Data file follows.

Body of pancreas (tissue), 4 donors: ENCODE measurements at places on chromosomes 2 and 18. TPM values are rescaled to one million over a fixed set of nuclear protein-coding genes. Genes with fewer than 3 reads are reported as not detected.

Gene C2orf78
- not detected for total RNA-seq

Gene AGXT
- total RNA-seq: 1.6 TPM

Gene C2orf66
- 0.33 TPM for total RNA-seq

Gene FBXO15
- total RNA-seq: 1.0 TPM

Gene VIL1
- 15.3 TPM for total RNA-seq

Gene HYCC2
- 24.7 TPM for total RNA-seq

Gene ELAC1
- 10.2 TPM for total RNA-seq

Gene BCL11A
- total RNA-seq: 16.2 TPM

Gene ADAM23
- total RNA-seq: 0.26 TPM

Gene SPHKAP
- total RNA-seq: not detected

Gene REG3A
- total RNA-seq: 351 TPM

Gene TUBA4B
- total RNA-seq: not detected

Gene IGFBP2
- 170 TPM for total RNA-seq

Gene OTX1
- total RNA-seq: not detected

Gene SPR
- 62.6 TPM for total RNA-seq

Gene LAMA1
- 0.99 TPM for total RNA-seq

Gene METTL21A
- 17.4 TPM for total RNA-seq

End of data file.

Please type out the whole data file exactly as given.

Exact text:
Body of pancreas (tissue), 4 donors: ENCODE measurements at places on chromosomes 2 and 18. TPM values are rescaled to one million over a fixed set of nuclear protein-coding genes. Genes with fewer than 3 reads are reported as not detected.

Gene C2orf78
- not detected for total RNA-seq

Gene AGXT
- total RNA-seq: 1.6 TPM

Gene C2orf66
- 0.33 TPM for total RNA-seq

Gene FBXO15
- total RNA-seq: 1.0 TPM

Gene VIL1
- 15.3 TPM for total RNA-seq

Gene HYCC2
- 24.7 TPM for total RNA-seq

Gene ELAC1
- 10.2 TPM for total RNA-seq

Gene BCL11A
- total RNA-seq: 16.2 TPM

Gene ADAM23
- total RNA-seq: 0.26 TPM

Gene SPHKAP
- total RNA-seq: not detected

Gene REG3A
- total RNA-seq: 351 TPM

Gene TUBA4B
- total RNA-seq: not detected

Gene IGFBP2
- 170 TPM for total RNA-seq

Gene OTX1
- total RNA-seq: not detected

Gene SPR
- 62.6 TPM for total RNA-seq

Gene LAMA1
- 0.99 TPM for total RNA-seq

Gene METTL21A
- 17.4 TPM for total RNA-seq